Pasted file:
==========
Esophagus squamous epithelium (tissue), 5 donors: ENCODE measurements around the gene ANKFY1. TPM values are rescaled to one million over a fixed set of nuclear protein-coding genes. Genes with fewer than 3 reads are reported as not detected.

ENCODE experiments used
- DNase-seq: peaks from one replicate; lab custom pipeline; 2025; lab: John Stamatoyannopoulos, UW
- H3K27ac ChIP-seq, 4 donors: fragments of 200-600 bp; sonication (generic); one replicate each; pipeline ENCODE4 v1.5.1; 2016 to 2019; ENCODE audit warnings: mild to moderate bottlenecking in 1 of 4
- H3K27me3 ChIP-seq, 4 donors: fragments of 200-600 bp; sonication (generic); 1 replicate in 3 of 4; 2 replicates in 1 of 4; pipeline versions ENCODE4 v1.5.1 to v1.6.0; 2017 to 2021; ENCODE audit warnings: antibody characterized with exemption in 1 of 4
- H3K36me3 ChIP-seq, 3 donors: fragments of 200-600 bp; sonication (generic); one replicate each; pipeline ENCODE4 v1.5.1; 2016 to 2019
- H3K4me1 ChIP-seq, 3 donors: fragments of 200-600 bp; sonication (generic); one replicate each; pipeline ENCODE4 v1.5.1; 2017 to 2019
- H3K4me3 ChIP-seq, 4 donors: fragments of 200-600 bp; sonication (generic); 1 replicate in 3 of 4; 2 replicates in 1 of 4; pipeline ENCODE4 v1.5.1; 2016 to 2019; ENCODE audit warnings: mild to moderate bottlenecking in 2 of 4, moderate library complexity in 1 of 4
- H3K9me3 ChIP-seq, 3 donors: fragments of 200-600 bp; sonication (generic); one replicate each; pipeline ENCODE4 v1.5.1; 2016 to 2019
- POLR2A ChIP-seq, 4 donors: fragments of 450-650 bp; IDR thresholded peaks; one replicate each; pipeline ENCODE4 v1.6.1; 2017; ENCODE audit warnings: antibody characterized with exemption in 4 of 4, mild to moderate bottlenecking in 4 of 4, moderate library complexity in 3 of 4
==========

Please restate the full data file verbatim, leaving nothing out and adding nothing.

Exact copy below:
Esophagus squamous epithelium (tissue), 5 donors: ENCODE measurements around the gene ANKFY1. TPM values are rescaled to one million over a fixed set of nuclear protein-coding genes. Genes with fewer than 3 reads are reported as not detected.

ENCODE experiments used
- DNase-seq: peaks from one replicate; lab custom pipeline; 2025; lab: John Stamatoyannopoulos, UW
- H3K27ac ChIP-seq, 4 donors: fragments of 200-600 bp; sonication (generic); one replicate each; pipeline ENCODE4 v1.5.1; 2016 to 2019; ENCODE audit warnings: mild to moderate bottlenecking in 1 of 4
- H3K27me3 ChIP-seq, 4 donors: fragments of 200-600 bp; sonication (generic); 1 replicate in 3 of 4; 2 replicates in 1 of 4; pipeline versions ENCODE4 v1.5.1 to v1.6.0; 2017 to 2021; ENCODE audit warnings: antibody characterized with exemption in 1 of 4
- H3K36me3 ChIP-seq, 3 donors: fragments of 200-600 bp; sonication (generic); one replicate each; pipeline ENCODE4 v1.5.1; 2016 to 2019
- H3K4me1 ChIP-seq, 3 donors: fragments of 200-600 bp; sonication (generic); one replicate each; pipeline ENCODE4 v1.5.1; 2017 to 2019
- H3K4me3 ChIP-seq, 4 donors: fragments of 200-600 bp; sonication (generic); 1 replicate in 3 of 4; 2 replicates in 1 of 4; pipeline ENCODE4 v1.5.1; 2016 to 2019; ENCODE audit warnings: mild to moderate bottlenecking in 2 of 4, moderate library complexity in 1 of 4
- H3K9me3 ChIP-seq, 3 donors: fragments of 200-600 bp; sonication (generic); one replicate each; pipeline ENCODE4 v1.5.1; 2016 to 2019
- POLR2A ChIP-seq, 4 donors: fragments of 450-650 bp; IDR thresholded peaks; one replicate each; pipeline ENCODE4 v1.6.1; 2017; ENCODE audit warnings: antibody characterized with exemption in 4 of 4, mild to moderate bottlenecking in 4 of 4, moderate library complexity in 3 of 4